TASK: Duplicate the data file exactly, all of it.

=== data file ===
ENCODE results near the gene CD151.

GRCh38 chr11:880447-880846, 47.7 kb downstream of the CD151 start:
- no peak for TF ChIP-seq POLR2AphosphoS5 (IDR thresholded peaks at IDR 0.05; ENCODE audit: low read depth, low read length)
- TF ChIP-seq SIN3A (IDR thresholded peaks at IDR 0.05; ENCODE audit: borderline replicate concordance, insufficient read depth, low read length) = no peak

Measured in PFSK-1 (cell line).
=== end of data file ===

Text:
ENCODE results near the gene CD151.

GRCh38 chr11:880447-880846, 47.7 kb downstream of the CD151 start:
- no peak for TF ChIP-seq POLR2AphosphoS5 (IDR thresholded peaks at IDR 0.05; ENCODE audit: low read depth, low read length)
- TF ChIP-seq SIN3A (IDR thresholded peaks at IDR 0.05; ENCODE audit: borderline replicate concordance, insufficient read depth, low read length) = no peak

Measured in PFSK-1 (cell line).